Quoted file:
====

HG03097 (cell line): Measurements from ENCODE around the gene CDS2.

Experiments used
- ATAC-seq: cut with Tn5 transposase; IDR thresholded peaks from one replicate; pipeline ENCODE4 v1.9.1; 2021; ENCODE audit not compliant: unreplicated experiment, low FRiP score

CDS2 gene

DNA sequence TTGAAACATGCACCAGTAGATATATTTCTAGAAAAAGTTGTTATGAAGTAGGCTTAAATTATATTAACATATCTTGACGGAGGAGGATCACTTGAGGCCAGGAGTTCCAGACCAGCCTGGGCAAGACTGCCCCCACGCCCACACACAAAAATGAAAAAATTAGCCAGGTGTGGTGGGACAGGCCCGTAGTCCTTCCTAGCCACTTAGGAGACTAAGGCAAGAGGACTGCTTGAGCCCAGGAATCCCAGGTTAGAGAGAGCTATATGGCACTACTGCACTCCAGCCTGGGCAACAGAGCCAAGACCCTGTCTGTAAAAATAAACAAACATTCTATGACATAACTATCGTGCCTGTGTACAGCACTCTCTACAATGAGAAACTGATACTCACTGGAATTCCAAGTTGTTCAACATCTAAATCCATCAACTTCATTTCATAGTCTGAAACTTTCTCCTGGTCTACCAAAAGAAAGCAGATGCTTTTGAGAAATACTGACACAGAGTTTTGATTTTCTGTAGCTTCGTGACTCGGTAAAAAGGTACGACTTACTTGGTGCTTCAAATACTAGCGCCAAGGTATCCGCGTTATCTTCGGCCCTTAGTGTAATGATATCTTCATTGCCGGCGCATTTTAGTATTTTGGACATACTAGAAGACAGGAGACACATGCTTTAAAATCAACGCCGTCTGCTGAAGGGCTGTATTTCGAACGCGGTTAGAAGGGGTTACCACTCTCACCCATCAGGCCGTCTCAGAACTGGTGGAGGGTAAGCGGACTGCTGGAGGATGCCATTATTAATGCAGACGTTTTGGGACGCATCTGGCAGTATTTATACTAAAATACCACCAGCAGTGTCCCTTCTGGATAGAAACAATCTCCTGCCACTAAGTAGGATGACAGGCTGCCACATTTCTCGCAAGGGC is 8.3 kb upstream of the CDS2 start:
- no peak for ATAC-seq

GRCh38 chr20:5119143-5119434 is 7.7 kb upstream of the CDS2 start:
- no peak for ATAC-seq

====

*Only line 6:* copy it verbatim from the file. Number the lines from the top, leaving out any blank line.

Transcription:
- no peak for ATAC-seq